The story tells us about a thoroughly unlikable author who visits a seaside town to deliver to its literary group a lecture peppered with aphorisms. On the way there, he sees a young man to whom he takes a fancy. Later, this object of his desire turns out to be the lover of the treasurer of the literary group, a woman with whom he spends the night. The usual permutations follow. First, there is a scene in which the author copulates with the treasurer. Miss Soutendijk gratifies her appetite for Mr. Krabbe by straddling him. This in movie terms is the new position and possibly marks the industry’s acknowledgment of equal rights for women. Next, the heroine is ravished by her more permanent lover in a more conventional posture. This incident is observed by Mr Krabbe through a keyhole. He becomes so excited that he masturbates. This is such a stock scene in all pornographic movies that I expected to see him dressed in the uniform of a butler. Finally, the two men start on one another. This last abortive meeting takes place in a family vault where the ashes of the heroine’s three former husbands are kept. When the author catches sight of the three urns and reads their labels, his erection collapses. He realizes that the girl in the erotic triangle is a witch. This thought might not occur to the average American, but in the Netherlands, witches are as plentiful as photographers are in Manhattan. Mr. Krabbe warns the young man that he will be Miss Soutendijk’s fourth victim but, as any fortune-teller can inform you, fate is inexorable. On the way home from the cemetery, there is a car accident and the lover dies. Mr. Krabbe is unharmed because while fornicating with the witch, he invoked the names of Jesus and Mary. When told this, the doctor asks, “Mary who?” - the only joke in the whole movie. The grim saga ends in hospital with the author lying in a mild state of shock beneath a crucifix.
People of my generation have all enjoyed movies (chiefly starring Miss Dietrich) in which the heroine luxuriates in a delicious life of sin for an hour but for a few final minutes, to placate the censor, puts on some very dull clothes and takes to redemption. However, the final scene in The Fourth Man is the most sanctimonious copout in the history of the cinema.
All through the film, sex, witchcraft, death ad the Catholic faith are inextricably woven - nay, flung together. Netherlanders seem to have a lot of trouble with their immortal souls. I imagine that this is a sincere national preoccupation that the rest of us find difficult to understand, but in the movie industry, it has begun to be exploited purely for the sake of sensationalism. Now that watching mere fornication has become a form of family entertainment and even the right of perverse sexual activity hardly sells an extra theater ticket, what is left but blasphemy? This film is full of it - the worst instance being a moment in which in the mind of the antihero a figure on a crucifix in a church changes into the body of the young man he so fervently desires. Some years ago in England, a blasphemy lawsuit was brought against Gay News by a certain Mrs. Whitehouse. The paper had published a poem by Mr. Mirkup that described the sexual feelings of the men who prepared for burial the body of Jesus of Nazareth. I dread to think what will happen if The Fourth Man is ever released in Britain. In the Times Square screening room, the effect was mild. The gentleman sitting next to me laughed heartily while a vast spider killed a fly caught in its web, but he slept through much of the rest of the film. If we are dealing with sorcery, this picture has none of the Gothic power of Mr. Dreyer’s classic Day of Wrath; it hasn’t even the single-mindedness of The Exorcist.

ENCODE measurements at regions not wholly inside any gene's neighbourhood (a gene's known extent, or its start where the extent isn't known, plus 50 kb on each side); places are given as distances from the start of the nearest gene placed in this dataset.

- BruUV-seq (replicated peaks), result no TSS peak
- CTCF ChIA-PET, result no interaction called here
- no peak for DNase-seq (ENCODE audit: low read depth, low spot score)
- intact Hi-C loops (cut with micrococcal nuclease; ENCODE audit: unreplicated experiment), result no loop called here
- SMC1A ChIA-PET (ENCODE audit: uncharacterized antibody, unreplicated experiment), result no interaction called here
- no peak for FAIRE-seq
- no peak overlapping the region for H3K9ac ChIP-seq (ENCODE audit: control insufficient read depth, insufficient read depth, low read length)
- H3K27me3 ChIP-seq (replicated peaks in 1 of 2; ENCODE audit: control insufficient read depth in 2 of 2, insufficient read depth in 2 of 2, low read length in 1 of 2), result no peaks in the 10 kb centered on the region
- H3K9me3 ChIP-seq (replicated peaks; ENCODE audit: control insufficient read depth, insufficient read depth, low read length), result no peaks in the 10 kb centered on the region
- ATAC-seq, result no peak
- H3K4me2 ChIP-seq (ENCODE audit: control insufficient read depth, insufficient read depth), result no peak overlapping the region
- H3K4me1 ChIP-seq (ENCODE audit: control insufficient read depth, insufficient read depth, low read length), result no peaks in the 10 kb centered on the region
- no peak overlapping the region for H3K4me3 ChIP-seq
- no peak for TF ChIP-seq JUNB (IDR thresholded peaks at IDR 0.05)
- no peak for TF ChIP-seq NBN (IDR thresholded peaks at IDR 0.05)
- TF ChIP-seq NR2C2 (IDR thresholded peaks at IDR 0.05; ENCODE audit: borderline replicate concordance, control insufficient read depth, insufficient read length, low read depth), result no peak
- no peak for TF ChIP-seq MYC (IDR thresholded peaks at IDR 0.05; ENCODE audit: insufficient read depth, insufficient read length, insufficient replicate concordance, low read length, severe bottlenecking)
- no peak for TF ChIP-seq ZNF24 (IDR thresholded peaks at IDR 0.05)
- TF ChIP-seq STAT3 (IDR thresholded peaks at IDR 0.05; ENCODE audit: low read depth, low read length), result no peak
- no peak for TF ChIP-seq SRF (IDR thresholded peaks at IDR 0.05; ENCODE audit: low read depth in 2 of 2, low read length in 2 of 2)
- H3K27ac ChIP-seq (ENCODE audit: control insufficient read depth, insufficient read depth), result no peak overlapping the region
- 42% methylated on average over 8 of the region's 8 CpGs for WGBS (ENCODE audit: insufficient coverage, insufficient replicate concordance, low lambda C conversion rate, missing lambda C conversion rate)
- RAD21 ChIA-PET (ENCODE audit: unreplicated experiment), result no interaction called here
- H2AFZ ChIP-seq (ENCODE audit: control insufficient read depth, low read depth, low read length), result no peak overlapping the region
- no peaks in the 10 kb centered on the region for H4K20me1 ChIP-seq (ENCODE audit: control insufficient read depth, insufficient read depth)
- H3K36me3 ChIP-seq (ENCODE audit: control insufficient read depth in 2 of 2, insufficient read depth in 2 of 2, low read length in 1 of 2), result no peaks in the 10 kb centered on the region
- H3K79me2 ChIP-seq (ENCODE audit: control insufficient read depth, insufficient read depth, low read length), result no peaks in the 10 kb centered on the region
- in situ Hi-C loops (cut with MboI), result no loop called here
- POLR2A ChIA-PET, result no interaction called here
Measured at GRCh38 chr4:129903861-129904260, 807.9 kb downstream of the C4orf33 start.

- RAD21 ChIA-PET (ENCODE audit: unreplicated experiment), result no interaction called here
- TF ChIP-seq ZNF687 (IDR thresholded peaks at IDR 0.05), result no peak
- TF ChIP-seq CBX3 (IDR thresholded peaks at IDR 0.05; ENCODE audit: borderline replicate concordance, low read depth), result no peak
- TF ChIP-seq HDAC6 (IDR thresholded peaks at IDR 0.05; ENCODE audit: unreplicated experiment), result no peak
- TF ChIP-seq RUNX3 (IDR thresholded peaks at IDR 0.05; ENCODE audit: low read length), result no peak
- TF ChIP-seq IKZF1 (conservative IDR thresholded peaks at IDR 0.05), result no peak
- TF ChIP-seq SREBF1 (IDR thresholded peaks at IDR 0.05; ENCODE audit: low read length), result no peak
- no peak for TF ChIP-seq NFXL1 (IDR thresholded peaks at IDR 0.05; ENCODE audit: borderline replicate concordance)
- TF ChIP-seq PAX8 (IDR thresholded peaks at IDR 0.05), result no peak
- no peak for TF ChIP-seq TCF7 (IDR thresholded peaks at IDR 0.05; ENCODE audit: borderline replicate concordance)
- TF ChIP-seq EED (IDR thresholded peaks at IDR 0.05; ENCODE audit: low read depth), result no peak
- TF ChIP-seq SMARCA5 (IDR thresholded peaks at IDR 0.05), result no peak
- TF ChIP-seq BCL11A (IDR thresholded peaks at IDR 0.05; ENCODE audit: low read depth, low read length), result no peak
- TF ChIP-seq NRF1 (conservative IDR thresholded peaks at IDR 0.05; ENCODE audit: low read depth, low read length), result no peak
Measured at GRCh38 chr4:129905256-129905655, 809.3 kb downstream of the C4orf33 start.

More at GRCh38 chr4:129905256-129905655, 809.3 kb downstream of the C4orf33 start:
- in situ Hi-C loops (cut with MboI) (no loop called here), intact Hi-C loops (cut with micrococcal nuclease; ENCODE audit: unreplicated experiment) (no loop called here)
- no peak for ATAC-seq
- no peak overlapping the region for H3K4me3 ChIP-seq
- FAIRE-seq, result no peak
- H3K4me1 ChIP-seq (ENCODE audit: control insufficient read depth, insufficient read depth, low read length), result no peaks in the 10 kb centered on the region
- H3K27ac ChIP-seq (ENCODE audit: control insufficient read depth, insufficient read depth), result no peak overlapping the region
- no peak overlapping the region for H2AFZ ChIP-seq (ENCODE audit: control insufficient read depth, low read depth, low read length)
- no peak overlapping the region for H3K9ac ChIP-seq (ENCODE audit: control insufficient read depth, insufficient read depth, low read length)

If you are in the habit of seeing two films a week, go to this one. It has definite assets. It is short - only just over a hundred minutes - and it is never boring. The photography is good in the sense that the violence is extremely ingenuously contrived. The sound track is acceptable. Music is like a dog; the nicest this that can be said about it is that you wouldn’t know it was there. The acting is excellent - especially that of Mr. Krabbe as the cynical author. If you only go to the cinema once a month, you could still try it in a dry season, but I couldn’t say that the story takes hold of you and drags you to an inevitable conclusion.
In fairness to the makers of The Fourth Man, I must record that it has won awards in Seattle, Toronto, Chicago, San Francisco, and various European cities.